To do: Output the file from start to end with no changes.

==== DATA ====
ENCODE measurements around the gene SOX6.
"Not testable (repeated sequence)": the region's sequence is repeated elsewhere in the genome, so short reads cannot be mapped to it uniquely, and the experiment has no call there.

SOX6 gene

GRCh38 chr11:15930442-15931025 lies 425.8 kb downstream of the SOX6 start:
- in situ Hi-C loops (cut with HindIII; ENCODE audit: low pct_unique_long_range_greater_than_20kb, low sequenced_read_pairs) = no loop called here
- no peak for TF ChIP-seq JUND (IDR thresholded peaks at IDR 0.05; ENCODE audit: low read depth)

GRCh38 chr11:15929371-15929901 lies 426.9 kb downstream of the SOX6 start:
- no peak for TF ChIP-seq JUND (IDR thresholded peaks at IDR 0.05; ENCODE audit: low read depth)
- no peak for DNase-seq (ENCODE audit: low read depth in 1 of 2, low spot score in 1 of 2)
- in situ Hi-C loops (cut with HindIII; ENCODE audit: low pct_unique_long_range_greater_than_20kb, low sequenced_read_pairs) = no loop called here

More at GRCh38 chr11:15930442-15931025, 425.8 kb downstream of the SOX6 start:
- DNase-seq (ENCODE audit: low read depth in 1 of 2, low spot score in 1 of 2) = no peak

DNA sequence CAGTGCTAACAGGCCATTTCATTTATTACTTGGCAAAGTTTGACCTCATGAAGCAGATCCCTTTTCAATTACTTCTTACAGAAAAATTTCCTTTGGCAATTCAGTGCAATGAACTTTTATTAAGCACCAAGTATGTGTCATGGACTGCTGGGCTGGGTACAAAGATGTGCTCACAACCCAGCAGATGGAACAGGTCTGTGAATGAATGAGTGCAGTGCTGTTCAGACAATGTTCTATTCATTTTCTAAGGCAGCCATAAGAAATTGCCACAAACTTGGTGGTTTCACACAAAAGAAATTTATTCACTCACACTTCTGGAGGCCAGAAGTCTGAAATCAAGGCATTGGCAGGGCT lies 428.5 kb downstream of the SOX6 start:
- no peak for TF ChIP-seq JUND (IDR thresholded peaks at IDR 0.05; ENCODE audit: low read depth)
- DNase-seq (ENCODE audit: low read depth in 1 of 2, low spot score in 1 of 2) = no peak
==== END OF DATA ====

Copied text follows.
ENCODE measurements around the gene SOX6.
"Not testable (repeated sequence)": the region's sequence is repeated elsewhere in the genome, so short reads cannot be mapped to it uniquely, and the experiment has no call there.

SOX6 gene

GRCh38 chr11:15930442-15931025 lies 425.8 kb downstream of the SOX6 start:
- in situ Hi-C loops (cut with HindIII; ENCODE audit: low pct_unique_long_range_greater_than_20kb, low sequenced_read_pairs) = no loop called here
- no peak for TF ChIP-seq JUND (IDR thresholded peaks at IDR 0.05; ENCODE audit: low read depth)

GRCh38 chr11:15929371-15929901 lies 426.9 kb downstream of the SOX6 start:
- no peak for TF ChIP-seq JUND (IDR thresholded peaks at IDR 0.05; ENCODE audit: low read depth)
- no peak for DNase-seq (ENCODE audit: low read depth in 1 of 2, low spot score in 1 of 2)
- in situ Hi-C loops (cut with HindIII; ENCODE audit: low pct_unique_long_range_greater_than_20kb, low sequenced_read_pairs) = no loop called here

More at GRCh38 chr11:15930442-15931025, 425.8 kb downstream of the SOX6 start:
- DNase-seq (ENCODE audit: low read depth in 1 of 2, low spot score in 1 of 2) = no peak

DNA sequence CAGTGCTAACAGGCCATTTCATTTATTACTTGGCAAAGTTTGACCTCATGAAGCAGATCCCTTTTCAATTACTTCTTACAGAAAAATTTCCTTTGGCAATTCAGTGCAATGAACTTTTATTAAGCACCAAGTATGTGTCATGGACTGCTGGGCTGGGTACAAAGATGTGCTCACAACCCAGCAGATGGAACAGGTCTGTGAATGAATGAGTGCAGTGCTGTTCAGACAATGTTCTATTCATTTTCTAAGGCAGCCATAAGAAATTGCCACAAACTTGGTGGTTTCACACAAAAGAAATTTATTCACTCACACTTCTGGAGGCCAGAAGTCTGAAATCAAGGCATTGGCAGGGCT lies 428.5 kb downstream of the SOX6 start:
- no peak for TF ChIP-seq JUND (IDR thresholded peaks at IDR 0.05; ENCODE audit: low read depth)
- DNase-seq (ENCODE audit: low read depth in 1 of 2, low spot score in 1 of 2) = no peak